There’s something so seductive about a créme brulee. Maybe it’s the anticipation of cracking through the toffee layer before plunging your spoon into the soft, smooth custard. Or maybe it’s the satisfaction you get as you wield a blowtorch while you watch the sugar melt, bubble and burn under its flame. Either way it’s pure poetry.
This is a version of the classic dessert I made for a friend who’s mad for white chocolate. Personally I prefer the classic vanilla version but this makes for a gratifying change. As with most desserts that involves white chocolate, the sugar level gets taken up a few notches so a word of warning – this is one seriously sweet dessert!
White Chocolate Créme Brulee
250ml pouring cream
6 egg yolks at room temperature
1/4 C caster sugar
200g good quality white chocolate, broken into small pieces
20ml vanilla extract
extra caster sugar for brulée top
Heat the milk and cream in a medium saucepan over low heat until scalding point (when you see steam rising from the surface) but *do not boil*. Remove from heat.
While that’s off the heat whisk the egg yolks and sugar together in a large bowl with a balloon whisk.
Add the warm milk mixture in a thin stream, whisking constantly, until combined. Return the mixture to the saucepan over medium heat and stir with a wooden spoon for about 9 minutes or until custard thickens and coats the back of the spoon.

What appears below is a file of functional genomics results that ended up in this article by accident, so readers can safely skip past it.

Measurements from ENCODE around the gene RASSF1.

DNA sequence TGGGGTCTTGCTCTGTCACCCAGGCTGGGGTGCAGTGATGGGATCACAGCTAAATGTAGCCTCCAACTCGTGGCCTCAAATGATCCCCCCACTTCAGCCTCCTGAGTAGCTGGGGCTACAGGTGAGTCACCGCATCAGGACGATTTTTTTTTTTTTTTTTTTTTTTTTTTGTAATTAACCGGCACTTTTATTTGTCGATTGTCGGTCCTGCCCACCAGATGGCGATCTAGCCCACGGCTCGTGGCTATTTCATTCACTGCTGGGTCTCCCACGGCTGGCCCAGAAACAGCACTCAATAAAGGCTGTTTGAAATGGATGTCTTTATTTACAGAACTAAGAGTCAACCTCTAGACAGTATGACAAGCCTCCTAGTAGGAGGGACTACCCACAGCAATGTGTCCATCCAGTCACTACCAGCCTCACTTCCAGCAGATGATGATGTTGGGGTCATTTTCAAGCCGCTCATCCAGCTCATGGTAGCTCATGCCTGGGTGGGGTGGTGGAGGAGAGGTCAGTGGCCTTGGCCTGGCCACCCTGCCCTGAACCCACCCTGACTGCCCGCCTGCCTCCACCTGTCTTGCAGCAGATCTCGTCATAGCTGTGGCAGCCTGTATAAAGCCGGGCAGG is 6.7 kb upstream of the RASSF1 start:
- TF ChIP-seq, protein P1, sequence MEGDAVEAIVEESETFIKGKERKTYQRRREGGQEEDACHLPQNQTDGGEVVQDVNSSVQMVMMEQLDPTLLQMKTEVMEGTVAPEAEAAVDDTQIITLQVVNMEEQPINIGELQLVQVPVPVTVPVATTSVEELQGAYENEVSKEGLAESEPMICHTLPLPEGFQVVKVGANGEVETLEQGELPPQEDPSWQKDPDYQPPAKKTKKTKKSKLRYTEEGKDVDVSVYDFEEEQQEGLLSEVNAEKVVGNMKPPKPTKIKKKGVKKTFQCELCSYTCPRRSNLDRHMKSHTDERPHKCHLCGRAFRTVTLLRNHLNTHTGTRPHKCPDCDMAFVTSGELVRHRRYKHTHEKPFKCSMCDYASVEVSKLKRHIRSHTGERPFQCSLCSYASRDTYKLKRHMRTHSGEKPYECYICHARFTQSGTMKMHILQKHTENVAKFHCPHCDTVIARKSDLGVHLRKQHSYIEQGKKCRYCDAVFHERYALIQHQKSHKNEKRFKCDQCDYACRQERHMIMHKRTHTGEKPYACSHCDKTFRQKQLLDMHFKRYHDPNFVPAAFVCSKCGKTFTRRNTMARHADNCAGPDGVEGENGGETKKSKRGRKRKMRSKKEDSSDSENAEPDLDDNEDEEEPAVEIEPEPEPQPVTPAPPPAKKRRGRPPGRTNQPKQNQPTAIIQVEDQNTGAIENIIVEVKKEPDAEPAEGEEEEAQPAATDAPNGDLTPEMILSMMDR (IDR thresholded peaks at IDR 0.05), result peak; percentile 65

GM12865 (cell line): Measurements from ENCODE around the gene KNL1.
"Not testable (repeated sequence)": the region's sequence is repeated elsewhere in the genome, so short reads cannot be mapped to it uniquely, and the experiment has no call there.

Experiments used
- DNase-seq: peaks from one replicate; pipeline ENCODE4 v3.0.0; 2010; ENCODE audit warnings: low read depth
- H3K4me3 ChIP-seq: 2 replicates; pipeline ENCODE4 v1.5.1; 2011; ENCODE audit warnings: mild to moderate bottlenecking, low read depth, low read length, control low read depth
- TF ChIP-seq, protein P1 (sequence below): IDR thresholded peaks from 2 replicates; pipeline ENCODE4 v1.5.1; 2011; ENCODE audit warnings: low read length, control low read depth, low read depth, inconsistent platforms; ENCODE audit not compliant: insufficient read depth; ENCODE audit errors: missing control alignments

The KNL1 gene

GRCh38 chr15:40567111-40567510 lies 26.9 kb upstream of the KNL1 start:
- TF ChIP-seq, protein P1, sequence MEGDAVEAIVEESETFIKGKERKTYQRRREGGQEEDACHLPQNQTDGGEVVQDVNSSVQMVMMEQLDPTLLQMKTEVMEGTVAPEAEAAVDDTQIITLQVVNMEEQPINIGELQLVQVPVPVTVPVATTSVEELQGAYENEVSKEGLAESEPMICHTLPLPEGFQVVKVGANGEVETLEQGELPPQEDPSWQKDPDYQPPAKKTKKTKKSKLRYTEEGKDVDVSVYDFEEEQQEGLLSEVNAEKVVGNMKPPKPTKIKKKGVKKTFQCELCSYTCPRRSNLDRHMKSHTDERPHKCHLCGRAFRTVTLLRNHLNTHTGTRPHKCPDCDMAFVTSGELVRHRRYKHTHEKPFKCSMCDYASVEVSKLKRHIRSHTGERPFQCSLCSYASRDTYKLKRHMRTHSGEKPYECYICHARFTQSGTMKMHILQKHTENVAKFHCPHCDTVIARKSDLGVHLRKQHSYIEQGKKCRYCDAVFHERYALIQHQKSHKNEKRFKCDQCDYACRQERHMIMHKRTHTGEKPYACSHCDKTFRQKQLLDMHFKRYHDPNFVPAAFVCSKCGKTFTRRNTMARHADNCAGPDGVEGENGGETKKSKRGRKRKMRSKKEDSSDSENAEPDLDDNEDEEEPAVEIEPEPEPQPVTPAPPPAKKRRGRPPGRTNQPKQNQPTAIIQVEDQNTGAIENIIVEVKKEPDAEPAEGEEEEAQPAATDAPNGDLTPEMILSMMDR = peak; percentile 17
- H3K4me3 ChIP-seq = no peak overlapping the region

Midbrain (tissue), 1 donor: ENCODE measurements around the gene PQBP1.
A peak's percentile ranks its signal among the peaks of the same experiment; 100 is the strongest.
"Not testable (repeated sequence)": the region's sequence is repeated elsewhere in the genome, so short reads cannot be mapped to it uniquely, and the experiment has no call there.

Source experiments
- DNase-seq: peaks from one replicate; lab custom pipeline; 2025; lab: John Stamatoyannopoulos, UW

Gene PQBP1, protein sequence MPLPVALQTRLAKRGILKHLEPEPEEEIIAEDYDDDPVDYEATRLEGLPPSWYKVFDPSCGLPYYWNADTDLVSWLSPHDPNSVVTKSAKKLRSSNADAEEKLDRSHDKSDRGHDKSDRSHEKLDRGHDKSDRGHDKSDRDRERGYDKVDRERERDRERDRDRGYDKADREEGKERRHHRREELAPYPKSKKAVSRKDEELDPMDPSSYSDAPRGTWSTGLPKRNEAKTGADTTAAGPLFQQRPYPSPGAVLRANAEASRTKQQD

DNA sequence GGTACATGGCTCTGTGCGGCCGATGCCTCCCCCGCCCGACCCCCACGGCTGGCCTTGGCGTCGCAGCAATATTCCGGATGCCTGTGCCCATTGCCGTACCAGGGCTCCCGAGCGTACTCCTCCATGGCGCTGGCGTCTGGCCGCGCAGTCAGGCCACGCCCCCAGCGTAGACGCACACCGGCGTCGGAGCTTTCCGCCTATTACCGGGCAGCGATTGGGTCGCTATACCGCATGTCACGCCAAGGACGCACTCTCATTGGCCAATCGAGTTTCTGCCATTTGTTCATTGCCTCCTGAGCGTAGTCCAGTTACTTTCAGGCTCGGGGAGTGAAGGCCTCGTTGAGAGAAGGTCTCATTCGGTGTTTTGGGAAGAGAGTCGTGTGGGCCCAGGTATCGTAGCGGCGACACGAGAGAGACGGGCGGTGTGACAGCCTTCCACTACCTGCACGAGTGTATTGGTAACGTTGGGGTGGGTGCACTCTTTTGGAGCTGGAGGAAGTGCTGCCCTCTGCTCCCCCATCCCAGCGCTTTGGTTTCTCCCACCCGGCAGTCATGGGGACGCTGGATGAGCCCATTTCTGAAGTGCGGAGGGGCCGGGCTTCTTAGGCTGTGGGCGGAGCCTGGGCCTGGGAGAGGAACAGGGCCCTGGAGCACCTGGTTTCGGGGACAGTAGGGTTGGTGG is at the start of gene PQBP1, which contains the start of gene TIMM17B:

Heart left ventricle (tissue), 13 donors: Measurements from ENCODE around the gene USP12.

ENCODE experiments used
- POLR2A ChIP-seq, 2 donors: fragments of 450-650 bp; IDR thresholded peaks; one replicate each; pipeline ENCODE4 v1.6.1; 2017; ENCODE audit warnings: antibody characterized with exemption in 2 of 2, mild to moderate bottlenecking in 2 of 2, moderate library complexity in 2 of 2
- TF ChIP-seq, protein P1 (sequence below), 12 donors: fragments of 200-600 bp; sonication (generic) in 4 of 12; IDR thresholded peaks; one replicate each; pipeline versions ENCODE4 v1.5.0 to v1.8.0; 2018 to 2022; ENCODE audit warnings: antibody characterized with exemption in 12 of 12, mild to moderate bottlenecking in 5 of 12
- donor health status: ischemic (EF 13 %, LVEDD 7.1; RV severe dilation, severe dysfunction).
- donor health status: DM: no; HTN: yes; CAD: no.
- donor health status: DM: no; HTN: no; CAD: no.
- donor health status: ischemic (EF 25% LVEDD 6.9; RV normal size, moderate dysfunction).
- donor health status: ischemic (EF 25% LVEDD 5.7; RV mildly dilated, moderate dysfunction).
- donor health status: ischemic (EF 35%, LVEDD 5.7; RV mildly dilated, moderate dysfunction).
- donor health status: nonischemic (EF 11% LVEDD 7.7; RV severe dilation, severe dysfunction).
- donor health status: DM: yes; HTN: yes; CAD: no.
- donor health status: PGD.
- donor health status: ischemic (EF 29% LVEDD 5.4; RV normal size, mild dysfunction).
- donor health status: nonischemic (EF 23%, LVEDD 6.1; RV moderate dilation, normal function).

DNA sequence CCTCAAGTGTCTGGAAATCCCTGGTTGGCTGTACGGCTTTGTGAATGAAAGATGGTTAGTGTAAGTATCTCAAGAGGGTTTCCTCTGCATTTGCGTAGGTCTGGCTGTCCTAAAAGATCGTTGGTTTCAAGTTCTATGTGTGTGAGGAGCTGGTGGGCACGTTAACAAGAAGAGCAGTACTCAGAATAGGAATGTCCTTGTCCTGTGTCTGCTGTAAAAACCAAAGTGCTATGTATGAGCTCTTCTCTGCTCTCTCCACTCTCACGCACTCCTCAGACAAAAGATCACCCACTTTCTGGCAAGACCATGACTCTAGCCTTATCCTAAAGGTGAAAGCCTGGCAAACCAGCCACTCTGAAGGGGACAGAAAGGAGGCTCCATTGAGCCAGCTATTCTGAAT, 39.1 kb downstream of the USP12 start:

Remove from heat and add the white chocolate and vanilla extract and stir until it’s all melted and mixed. Set aside to cool for 5 minutes.
Ladle the custard into the ramekins. Place them in a baking tray and refrigerate for 6-8 hours or overnight. The custard will thicken and form a skin on the surface.
To serve, place about a teaspoon of caster sugar over the entire surface of each ramekin and blowtorch the sugar and enjoy the show as it bubbles, melts and darkens in colour before finally hardening into a hard toffee.
Alternatively if you don’t have a blowtorch you can use the grill / broiler. Place the créme brulees (straight out of the fridge) in a baking tray (with the sugar layer of course).
Fill with cold water to the halfway mark of the ramekins. Add ice to the water bath and place in a very hot grill on the top shelf so the sugar sits directly underneath the heat. This will caramelise the sugar while the custard (hopefully) stays cool from the ice water bath. It won’t take long so keep an eye on it and don’t leave the room!
Now equip yourself with a spoon and enjoy!